Back in December, John Mark Walker wrote an article on the relation between Free Software and Open Source. In his view, conflating Free Software and Open Source "is to undermine beliefs that are fundamental to free software and associated movement." The comments on his article revealed a different thinking from some: that Free Software and Open Source are inherently the same, and indeed, the FSFE has often made the point of treating the two as synonyms.
In this post, I will attempt to untangle the situation a bit more, and elaborate on why I believe talking about Open Source makes absolute sense, why you should do it with Free Software in mind, and why we still need people to talk about Free Software.
"Open" has entrenched itself as a term for transparency and processes where multiple authors' combined efforts lead to a result. There are fundamental differences between Open Innovation and Open Source. Between Open Data and Open Educational Resources. Between Open Research and Open Hardware. Between Open Access and Open Government.
But within each of their fields, these terms have taken on a meaning of their own and using them is a pre-requisite to being able to have a useful dialogue in those areas. An important part of any education is to learn the terminology used in a field. Words has the power to include and exclude. When a lawyer talks about habeas corpus, a craftsman talks about the need for a "2 by 4" or your plumber talks about a tank cross, they are excluding those who are not familiar with the terminology used in the trade.
In the computing industry today, Open Source has become the de-facto used term for Free Software. Many who've come into our movement in the last couple of years don't even know the term Free Software. Speaking about Free Software, even if we mean it as a synonym for Open Source, directly puts us at odds with parts of the community.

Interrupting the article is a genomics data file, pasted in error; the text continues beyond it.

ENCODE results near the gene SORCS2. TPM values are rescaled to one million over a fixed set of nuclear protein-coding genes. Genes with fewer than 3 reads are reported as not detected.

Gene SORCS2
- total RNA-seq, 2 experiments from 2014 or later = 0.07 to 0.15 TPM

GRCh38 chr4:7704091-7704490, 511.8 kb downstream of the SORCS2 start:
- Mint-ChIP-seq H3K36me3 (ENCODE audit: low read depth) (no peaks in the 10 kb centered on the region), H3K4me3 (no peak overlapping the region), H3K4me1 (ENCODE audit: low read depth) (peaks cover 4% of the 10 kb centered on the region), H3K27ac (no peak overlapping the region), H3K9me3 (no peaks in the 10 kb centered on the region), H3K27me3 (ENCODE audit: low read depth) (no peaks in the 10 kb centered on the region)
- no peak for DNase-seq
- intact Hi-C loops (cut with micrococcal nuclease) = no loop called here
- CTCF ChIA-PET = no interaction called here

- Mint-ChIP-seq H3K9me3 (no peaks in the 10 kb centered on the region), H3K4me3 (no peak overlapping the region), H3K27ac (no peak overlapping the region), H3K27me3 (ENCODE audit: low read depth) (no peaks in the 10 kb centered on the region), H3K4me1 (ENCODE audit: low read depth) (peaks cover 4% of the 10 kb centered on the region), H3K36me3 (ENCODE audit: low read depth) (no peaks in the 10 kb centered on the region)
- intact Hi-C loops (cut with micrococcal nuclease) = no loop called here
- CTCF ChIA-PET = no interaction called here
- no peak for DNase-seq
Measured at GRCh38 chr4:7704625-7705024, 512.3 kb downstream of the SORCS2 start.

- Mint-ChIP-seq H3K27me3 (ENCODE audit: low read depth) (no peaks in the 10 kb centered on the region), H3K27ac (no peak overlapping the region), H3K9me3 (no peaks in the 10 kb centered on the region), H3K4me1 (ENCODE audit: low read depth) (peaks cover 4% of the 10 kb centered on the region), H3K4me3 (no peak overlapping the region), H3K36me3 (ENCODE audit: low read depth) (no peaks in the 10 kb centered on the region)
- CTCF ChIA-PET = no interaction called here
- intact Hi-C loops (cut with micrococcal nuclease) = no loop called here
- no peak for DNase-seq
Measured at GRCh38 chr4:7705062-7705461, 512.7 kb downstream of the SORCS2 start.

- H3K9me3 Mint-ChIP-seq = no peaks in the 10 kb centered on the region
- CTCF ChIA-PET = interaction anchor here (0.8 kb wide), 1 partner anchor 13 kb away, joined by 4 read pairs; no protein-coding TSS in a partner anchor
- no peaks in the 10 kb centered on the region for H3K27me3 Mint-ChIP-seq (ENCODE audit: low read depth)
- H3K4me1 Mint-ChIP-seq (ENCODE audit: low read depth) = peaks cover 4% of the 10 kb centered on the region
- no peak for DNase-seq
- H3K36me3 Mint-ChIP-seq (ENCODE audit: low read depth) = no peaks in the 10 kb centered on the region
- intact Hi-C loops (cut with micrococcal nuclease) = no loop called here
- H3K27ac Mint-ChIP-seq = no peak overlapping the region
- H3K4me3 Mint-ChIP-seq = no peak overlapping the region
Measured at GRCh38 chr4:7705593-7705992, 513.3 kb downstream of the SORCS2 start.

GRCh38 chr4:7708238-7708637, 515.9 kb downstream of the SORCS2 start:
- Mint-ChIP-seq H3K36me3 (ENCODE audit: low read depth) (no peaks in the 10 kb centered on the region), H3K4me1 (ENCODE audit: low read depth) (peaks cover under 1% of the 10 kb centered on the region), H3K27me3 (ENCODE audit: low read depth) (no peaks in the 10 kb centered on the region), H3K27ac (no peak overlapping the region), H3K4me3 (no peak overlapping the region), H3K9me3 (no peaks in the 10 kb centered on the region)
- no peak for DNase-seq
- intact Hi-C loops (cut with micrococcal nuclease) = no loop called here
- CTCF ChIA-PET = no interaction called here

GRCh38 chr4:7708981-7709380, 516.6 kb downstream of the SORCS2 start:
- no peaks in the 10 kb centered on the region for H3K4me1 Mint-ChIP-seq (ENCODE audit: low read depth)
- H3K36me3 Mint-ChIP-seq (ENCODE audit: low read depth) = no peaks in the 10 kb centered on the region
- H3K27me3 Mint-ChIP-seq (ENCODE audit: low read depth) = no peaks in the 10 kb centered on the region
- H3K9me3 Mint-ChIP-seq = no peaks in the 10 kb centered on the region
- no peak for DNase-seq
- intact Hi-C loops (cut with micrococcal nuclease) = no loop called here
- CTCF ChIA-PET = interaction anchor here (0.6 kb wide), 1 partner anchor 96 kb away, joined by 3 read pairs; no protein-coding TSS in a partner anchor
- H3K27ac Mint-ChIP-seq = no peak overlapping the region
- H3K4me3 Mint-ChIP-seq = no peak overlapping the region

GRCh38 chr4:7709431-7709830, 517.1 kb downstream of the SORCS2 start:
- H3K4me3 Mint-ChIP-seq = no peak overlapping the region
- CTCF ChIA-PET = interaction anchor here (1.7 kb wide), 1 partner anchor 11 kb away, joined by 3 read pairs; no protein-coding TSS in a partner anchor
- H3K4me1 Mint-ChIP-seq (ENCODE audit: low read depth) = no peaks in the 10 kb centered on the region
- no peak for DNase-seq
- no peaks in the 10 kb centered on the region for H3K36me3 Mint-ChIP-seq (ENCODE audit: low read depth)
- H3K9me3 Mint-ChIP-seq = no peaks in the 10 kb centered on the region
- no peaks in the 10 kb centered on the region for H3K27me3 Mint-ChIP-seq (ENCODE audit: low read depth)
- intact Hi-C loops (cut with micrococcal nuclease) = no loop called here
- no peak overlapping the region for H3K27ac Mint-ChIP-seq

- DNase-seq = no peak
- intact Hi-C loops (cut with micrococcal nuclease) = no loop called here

Talking about Open Source makes sense.
But there's something missing. Ever since the first days when the term Open Source was coined, Richard Stallman has made the point that Open Source misses the point of Free Software. I believe he's right. There are certainly parts of the Open Source ecosystem I'm not terribly happy about.
I do believe we could do more about end user freedoms and I believe locking end users out from the ability to use the four freedoms in the hardware and software they're using is damaging. I believe we need to push the borders of freedom, to challenge ourselves to adapt more copyleft software, and to tell people why society as a whole benefits.
In essence, even when talking about Open Source, we need to push the borders. We need to make sure to include the thinking that went into this from the very first days of the movement, long before the term Open Source was coined.
We need to keep the ideals of the Free Software movement in mind, even when talking about Open Source.
But doing this is tricky if you don't actually know what the goals are. When I'm learning something new, I need my teacher to approach me at the level where I currently am in my studies. Not with the idea of stopping at that level, but to be able to bring me up to where I need to be. And I need someone to show me where that is.
In Open Source, we need someone to remind us about the ideals of the Free Software movement. About the philosophy that helped found this movement in the early 1980s.
That is, beyond a doubt, the role of the Free Software Foundation. To show us what we should be aiming for in our work. And in that role, it makes perfect sense to talk about Free Software.
We need people to talk about Free Software.
Where does this leave us in terms of Open Source and Free Software? Are they synonyms? Are they antonyms? Are there different philosophies behind them? You would probably get as many answers as there are people.
We haven't seen an end of this debate in the last 18 years and I doubt we ever will. But I do believe we've seen the debate become less important. As more individuals, governments and organisations adopt free and open source software, it becomes less important how they refer to it, and more important how they act as members of the community. Organisations like the FSF, embodying the philosophy of the Free Software movement, have an important role to play in this.